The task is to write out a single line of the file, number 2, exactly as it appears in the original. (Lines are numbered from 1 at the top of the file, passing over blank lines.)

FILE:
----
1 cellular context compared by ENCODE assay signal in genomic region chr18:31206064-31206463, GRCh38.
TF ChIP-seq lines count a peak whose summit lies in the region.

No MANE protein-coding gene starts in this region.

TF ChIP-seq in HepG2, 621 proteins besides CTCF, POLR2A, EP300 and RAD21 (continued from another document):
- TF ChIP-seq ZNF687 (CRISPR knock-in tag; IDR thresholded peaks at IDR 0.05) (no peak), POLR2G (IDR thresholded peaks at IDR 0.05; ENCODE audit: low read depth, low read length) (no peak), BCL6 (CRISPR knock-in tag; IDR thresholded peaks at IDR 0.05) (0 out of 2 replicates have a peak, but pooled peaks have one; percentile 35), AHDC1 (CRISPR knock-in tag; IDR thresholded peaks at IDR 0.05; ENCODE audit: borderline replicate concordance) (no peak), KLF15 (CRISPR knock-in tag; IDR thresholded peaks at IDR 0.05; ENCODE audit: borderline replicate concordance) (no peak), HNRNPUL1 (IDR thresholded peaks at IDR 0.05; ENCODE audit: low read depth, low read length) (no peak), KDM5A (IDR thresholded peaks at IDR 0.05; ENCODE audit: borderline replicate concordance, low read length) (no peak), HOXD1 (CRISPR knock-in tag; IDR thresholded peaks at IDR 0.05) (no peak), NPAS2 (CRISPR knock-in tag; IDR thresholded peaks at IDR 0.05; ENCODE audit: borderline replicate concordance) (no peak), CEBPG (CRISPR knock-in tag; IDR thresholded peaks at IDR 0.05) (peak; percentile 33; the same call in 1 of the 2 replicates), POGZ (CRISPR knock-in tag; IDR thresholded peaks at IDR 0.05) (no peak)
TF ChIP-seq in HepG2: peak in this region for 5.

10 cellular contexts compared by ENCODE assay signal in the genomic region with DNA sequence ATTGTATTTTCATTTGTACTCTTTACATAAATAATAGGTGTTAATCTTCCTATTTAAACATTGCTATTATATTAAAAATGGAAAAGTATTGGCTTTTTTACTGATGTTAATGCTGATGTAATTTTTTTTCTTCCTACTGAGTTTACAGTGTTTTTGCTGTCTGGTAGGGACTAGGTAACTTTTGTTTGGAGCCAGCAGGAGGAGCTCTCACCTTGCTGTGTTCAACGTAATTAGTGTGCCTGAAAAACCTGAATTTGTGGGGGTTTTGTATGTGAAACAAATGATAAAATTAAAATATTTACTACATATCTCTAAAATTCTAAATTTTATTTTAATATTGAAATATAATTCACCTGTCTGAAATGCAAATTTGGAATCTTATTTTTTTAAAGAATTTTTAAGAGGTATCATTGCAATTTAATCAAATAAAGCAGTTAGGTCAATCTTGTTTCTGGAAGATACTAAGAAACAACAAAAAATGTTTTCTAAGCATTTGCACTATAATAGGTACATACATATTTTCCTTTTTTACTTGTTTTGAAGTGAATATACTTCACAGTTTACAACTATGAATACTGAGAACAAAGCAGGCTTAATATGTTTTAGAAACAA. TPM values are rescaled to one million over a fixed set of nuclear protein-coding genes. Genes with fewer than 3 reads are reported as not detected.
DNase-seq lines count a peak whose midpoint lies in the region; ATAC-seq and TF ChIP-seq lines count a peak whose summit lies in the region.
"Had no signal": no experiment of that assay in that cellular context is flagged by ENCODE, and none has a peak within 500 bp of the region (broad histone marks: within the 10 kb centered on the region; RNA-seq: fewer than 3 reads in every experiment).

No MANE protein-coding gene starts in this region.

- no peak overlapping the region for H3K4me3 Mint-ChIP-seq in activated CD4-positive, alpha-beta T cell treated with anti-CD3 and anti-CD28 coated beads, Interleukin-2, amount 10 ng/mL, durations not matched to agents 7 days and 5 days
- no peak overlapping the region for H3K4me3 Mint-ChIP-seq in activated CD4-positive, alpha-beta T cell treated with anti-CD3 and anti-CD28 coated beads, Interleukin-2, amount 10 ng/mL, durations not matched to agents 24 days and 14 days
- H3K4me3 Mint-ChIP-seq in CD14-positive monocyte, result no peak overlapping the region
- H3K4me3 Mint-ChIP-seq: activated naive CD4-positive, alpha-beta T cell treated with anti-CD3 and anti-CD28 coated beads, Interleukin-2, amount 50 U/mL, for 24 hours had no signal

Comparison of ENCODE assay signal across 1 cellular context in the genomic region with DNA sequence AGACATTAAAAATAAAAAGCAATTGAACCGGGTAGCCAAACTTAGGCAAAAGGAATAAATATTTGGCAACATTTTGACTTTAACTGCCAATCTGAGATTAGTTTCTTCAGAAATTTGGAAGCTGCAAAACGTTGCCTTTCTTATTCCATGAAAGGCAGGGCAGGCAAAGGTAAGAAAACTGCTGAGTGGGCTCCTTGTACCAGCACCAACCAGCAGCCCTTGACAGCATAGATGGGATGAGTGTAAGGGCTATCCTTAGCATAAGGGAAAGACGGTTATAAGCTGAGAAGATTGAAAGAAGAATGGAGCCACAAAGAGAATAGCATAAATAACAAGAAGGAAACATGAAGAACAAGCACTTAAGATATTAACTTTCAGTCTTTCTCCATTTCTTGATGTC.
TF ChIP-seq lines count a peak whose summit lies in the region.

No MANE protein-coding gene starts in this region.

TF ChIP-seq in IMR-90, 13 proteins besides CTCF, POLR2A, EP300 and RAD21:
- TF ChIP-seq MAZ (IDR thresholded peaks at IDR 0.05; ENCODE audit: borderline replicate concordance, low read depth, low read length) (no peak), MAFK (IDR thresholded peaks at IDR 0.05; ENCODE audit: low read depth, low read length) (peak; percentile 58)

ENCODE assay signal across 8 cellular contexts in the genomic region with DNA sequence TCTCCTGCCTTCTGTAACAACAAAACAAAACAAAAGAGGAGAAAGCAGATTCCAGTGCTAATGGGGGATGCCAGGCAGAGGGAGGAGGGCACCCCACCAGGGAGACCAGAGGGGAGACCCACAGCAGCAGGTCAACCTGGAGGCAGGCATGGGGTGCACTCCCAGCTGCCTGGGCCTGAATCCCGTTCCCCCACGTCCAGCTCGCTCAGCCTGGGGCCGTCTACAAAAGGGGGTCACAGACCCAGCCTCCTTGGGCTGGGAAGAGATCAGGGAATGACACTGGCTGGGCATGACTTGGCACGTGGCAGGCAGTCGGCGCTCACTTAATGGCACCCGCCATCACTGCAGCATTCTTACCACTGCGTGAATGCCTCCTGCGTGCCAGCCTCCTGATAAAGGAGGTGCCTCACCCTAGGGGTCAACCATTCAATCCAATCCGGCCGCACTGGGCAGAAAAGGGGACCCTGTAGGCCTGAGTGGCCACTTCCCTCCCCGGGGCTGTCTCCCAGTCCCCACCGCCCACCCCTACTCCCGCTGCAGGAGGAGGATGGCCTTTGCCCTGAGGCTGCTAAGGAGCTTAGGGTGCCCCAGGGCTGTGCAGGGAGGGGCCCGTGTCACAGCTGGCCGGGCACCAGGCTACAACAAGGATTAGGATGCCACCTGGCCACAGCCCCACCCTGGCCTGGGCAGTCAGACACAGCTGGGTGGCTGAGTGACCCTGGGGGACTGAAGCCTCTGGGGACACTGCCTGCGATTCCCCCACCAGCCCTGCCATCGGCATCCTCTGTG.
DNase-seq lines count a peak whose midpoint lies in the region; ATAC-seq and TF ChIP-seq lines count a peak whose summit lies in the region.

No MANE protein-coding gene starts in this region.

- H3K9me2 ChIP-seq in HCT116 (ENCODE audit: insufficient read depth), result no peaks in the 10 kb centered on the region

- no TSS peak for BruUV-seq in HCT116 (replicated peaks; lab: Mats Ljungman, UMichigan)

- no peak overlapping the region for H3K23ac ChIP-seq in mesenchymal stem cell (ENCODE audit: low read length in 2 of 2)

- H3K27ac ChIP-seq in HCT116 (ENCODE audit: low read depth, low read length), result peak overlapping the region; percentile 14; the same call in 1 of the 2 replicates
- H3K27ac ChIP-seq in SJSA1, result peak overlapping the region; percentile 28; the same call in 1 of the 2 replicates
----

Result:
TF ChIP-seq lines count a peak whose summit lies in the region.